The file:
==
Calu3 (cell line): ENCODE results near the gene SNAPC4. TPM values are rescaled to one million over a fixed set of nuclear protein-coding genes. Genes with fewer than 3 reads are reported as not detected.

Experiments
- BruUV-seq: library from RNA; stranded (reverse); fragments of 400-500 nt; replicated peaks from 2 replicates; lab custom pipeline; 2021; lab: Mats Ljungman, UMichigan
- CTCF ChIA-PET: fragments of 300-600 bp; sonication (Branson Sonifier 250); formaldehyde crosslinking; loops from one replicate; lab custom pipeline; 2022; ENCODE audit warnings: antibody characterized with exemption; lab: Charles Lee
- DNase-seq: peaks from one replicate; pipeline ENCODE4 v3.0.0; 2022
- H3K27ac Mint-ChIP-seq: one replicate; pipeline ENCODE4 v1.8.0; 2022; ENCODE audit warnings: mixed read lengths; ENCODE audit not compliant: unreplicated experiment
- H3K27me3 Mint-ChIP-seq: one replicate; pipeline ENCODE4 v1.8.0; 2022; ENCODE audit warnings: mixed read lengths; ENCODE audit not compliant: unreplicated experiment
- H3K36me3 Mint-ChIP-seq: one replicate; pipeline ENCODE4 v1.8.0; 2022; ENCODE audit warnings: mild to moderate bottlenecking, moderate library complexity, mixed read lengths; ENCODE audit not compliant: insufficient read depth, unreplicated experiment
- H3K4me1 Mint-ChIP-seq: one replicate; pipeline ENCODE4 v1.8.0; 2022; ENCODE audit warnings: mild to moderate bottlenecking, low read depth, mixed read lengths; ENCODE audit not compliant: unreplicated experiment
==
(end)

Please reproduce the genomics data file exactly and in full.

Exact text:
Calu3 (cell line): ENCODE results near the gene SNAPC4. TPM values are rescaled to one million over a fixed set of nuclear protein-coding genes. Genes with fewer than 3 reads are reported as not detected.

Experiments
- BruUV-seq: library from RNA; stranded (reverse); fragments of 400-500 nt; replicated peaks from 2 replicates; lab custom pipeline; 2021; lab: Mats Ljungman, UMichigan
- CTCF ChIA-PET: fragments of 300-600 bp; sonication (Branson Sonifier 250); formaldehyde crosslinking; loops from one replicate; lab custom pipeline; 2022; ENCODE audit warnings: antibody characterized with exemption; lab: Charles Lee
- DNase-seq: peaks from one replicate; pipeline ENCODE4 v3.0.0; 2022
- H3K27ac Mint-ChIP-seq: one replicate; pipeline ENCODE4 v1.8.0; 2022; ENCODE audit warnings: mixed read lengths; ENCODE audit not compliant: unreplicated experiment
- H3K27me3 Mint-ChIP-seq: one replicate; pipeline ENCODE4 v1.8.0; 2022; ENCODE audit warnings: mixed read lengths; ENCODE audit not compliant: unreplicated experiment
- H3K36me3 Mint-ChIP-seq: one replicate; pipeline ENCODE4 v1.8.0; 2022; ENCODE audit warnings: mild to moderate bottlenecking, moderate library complexity, mixed read lengths; ENCODE audit not compliant: insufficient read depth, unreplicated experiment
- H3K4me1 Mint-ChIP-seq: one replicate; pipeline ENCODE4 v1.8.0; 2022; ENCODE audit warnings: mild to moderate bottlenecking, low read depth, mixed read lengths; ENCODE audit not compliant: unreplicated experiment